STATE LAWS PROVIDING FOR MUNICIPAL SIGN REGULATION
Four laws authorize towns to regulate where and how people and organizations can erect signs. The law specifying towns' general powers allows towns to establish lines beyond which no one may erect billboards or other specified structures (CGS § 7-148(c)(7)).
Zoning laws also allow towns to regulate signs. Towns derive their zoning powers either from the general statute or special acts. Towns zoning under the statutes can regulate the height, size, and location of advertising signs and billboards (CGS § 8-2). Towns zoning under special acts have similar powers since those acts incorporated many of CGS § 8-2's provisions.
Towns zoning under the statutes or special acts can exercise tighter control over signs and billboards by adopting zoning regulations designed to preserve an area's unique physical character. The “village district” statute specifically allows zoning commissions to regulate the size and placement of buildings and structures to maintain public views. In doing so, it allows them to consider how signs and structures affect public views (CGS § 8-2j).
The historic preservation statutes allow towns to designate districts and establish commissions to regulate how property can be constructed or altered there. They specifically allow the commissions to control the style, material, size, and location of outdoor signs and bill posters within the district (CGS §§ 7-147d).
The historic preservation statutes also allow towns to designate individual properties as historic and establish commissions to regulate how they can be changed. They give these commissions the same control over signs and bill posters as historic district commissions (CGS § 7-147s).
Rules and Restrictions
The statutes do not specify minimum requirements for regulating signs. Consequently, the requirements vary from town to town. And, since the regulations adopted under these statutes serve different purposes, they may impose different kinds of requirements. For example, zoning requirements may reflect public safety concerns while village district and historic preservation requirements may reflect design and aesthetic factors.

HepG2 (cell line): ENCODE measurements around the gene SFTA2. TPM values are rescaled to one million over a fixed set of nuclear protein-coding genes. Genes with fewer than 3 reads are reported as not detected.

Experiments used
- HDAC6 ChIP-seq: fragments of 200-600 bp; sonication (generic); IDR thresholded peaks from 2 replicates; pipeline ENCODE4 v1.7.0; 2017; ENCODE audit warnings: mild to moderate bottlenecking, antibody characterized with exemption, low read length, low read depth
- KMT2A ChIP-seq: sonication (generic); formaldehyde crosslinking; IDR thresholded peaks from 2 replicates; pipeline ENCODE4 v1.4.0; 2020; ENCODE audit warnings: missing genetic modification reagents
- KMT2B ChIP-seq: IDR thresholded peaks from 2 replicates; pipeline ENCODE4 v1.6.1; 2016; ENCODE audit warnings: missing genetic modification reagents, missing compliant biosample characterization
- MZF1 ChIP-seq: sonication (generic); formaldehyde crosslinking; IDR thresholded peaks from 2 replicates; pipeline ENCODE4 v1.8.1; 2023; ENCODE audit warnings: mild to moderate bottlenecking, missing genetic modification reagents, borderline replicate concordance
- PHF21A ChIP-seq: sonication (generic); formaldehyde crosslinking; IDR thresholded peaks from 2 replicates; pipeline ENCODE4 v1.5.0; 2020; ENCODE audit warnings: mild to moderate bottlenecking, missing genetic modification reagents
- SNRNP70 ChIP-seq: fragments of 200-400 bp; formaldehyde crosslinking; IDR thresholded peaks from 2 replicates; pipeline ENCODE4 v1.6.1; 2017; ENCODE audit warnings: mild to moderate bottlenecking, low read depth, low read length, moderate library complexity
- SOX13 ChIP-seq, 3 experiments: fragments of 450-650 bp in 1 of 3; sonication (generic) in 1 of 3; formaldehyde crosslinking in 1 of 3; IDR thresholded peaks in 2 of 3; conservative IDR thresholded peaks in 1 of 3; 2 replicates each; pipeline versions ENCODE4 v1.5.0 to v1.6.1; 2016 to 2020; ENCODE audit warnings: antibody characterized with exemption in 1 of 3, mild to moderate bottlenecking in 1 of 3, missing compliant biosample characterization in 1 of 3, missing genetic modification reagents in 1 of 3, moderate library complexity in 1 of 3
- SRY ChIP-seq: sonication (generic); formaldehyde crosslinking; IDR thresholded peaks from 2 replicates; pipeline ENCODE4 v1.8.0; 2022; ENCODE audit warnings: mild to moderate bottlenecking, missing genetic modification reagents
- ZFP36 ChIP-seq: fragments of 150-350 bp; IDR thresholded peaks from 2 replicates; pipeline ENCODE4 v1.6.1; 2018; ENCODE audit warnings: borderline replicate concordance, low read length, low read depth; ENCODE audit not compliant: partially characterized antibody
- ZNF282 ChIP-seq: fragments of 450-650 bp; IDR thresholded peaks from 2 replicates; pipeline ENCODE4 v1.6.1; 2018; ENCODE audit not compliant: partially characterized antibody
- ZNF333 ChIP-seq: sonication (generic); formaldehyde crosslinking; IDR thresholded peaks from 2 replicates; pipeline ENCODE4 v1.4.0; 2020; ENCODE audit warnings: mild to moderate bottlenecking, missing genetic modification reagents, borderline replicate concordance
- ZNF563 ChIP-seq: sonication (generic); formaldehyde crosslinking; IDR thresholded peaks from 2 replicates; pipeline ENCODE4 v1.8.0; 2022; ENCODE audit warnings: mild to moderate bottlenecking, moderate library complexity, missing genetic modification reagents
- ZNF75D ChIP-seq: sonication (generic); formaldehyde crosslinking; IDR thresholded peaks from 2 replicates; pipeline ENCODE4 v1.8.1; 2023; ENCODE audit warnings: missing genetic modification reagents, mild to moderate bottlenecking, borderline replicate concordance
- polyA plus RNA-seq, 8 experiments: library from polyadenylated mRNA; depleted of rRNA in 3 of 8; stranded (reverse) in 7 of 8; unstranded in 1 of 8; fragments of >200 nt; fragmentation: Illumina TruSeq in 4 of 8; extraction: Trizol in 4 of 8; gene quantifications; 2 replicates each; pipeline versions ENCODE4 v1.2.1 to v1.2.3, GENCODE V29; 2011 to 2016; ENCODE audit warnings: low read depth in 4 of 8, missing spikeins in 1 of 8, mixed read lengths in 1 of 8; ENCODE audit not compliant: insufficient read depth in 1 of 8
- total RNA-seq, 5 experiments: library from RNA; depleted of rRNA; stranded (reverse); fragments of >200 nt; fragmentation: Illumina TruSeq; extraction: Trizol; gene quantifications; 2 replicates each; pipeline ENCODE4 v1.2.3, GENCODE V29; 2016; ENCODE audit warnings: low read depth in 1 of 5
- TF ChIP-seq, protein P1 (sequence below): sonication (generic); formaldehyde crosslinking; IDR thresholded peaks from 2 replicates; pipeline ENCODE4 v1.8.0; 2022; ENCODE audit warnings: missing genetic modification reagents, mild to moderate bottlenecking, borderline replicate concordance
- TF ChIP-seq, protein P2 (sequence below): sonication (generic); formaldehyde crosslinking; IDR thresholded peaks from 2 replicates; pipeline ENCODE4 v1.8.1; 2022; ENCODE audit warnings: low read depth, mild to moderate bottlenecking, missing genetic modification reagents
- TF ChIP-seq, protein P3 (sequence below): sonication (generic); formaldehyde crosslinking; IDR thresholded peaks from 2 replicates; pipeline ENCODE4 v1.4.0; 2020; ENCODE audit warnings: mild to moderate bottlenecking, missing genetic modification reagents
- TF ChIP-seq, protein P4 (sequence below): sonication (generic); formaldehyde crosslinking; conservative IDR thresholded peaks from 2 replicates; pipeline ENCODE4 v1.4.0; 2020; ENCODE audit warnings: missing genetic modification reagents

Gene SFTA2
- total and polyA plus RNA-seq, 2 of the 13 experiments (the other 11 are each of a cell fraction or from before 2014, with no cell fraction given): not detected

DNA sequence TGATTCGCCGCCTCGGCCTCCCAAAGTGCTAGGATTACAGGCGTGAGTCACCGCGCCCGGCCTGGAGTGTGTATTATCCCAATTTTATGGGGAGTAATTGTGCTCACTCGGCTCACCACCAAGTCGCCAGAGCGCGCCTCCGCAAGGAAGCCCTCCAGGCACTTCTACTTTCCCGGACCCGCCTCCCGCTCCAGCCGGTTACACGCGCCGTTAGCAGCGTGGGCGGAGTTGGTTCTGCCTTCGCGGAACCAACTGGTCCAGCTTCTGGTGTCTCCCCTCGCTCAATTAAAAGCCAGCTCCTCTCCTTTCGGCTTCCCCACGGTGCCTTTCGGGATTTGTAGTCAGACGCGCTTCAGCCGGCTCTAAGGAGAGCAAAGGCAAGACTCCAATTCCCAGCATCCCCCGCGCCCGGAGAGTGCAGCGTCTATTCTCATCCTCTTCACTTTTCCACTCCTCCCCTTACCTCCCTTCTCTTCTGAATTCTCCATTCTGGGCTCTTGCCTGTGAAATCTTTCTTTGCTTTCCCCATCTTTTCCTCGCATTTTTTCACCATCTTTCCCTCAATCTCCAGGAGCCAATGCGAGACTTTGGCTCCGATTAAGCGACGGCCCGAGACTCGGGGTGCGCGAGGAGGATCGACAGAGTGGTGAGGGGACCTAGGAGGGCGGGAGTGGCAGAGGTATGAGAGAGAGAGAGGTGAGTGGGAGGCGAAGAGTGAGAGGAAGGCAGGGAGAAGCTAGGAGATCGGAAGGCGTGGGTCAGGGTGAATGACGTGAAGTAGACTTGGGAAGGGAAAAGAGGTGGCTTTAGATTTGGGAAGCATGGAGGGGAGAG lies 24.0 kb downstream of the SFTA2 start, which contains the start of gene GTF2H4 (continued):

The statutes address how towns may enforce sign requirements. The municipal powers statutes allow towns to designate municipal officials to issue citations for violating ordinances and fine violators up to $100 (CGS § 7-148(10) (A)).
The zoning regulations authorize towns to appoint zoning enforcement officers (ZEOs) (CGS § 8-3(e)). The historic preservation statutes require the ZEO, building inspector, or any other official specified by ordinance to enforce the historic preservation regulations. They also allow historic commissions to seek court orders to stop or correct violations (CGS §§ 7-147h and 7-147w)).
The fines and penalties for violating zoning and historic preservation regulations also vary. Zoning fines run from $10 to $100 for each day the violation continues. They jump to $100 to $250, up to 10 days imprisonment, or both if the violation is willful. A party that fails to comply with an order to stop the violation is liable for a civil penalty of up to $2,500 payable to the town (CGS § 8-12). Towns can also issue citations for violating zoning regulations and impose up to $150 fines for each day a violation continues (CGS § 8-12a).
The fines for violating historic preservation regulations run from $10 to $100 per day for each day the violation continues and jump to $100 to $250 per day if violation is willful (CGS §§ 7-147h and 7-147w).